Current trends - assumes that incremental linear scale-up of anti-retroviral therapy (ART) and prevention of mother-to-child transmission from 2010 to 2013 continues, off-setting the natural increase in new infections due to population growth and resulting in a steady annual incidence; eligibility for ART remains at < 350 cells/mm3 and ART coverage is capped at 80 percent. (Current WHO guidelines call for treatment for everyone with HIV regardless of CD4 count, but this has not yet been implemented in many countries.)
50 percent scale-up of IFE - assumes that UNAIDS IFE targets are only achieved halfway, based on linear scale-up from 2013 coverage to 50 percent of IFE target levels in 2020.
Full scale-up of IFE - assumes that the IFE targets are fully achieved, based on linear scale-up from 2013 to the target levels in 2020.
We need a vaccine to help break the back of the HIV epidemic. But the search has been long and hard. In fact, nothing about responding to this virus has ever been easy. HIV has challenged our understanding of medicine, of the ways the body reacts to diseases, of how to make and test drugs, of the politics of the way governments, respond to a pandemic, of the way public health systems respond to a new disease, of the we talk about and have sex, and of community advocacy for systemic change. The legacy of HIV continues to cast its long shadow across our lives and the span of time. As new champions rise to join us and continue this fight to end the epidemic, I am more excited than ever about the future of HIV prevention.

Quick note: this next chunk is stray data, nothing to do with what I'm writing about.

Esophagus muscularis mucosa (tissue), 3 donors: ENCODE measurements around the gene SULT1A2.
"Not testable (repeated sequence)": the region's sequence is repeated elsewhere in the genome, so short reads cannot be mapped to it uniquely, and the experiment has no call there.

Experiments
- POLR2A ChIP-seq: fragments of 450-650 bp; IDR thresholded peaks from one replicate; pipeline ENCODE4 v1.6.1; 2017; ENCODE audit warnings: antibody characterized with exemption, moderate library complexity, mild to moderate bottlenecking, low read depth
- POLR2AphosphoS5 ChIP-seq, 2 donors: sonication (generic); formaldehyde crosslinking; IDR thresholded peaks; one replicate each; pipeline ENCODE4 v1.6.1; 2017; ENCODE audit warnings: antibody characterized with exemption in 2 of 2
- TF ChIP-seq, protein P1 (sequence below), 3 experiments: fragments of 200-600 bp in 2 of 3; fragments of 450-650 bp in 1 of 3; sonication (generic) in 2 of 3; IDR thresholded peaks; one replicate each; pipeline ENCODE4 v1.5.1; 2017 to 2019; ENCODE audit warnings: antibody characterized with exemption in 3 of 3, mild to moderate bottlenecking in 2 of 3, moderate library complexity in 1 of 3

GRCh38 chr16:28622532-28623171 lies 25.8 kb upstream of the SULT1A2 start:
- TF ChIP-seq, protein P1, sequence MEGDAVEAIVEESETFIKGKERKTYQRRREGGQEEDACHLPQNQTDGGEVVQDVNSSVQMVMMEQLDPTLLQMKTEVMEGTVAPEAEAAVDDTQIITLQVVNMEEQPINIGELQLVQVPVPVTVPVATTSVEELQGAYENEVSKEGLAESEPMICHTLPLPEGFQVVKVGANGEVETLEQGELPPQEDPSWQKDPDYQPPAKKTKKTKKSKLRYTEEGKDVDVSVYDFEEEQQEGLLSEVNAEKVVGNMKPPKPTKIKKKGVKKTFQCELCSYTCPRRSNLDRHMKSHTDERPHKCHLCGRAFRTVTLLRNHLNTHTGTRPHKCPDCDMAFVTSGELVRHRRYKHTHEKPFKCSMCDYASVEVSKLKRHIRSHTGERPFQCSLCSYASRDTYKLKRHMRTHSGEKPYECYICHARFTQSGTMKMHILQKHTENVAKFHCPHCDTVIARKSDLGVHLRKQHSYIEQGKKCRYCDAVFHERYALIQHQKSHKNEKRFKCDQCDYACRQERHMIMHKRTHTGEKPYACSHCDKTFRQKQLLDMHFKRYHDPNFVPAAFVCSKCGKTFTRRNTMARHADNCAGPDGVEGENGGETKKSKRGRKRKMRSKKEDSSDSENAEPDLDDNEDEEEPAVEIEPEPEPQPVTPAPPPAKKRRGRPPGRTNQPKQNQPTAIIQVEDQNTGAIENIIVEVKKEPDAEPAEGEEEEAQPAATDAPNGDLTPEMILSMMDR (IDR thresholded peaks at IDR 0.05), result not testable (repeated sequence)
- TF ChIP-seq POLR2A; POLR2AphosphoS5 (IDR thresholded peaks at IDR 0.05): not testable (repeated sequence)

This year we may finally see the start of a new large-scale trial building on the 2009 results of RV144, a large-scale vaccine study in Thailand that provided the first proof of concept that an HIV vaccine could work. Although the overall trial results were a modest 32 percent efficacy, for a period after vaccination the protection level was much higher, peaking at around 60 percent. Based on these results, the global scientific HIV vaccine community has spent the last several years looking at ways to improve and maintain that higher level of efficacy. Now we hope to head into a follow-up trial in South Africa with a vaccine strategy based on the one tested RV144, but tweaked in a way researchers hope will provide more protection and localized for the subtype of the virus most common in Southern Africa.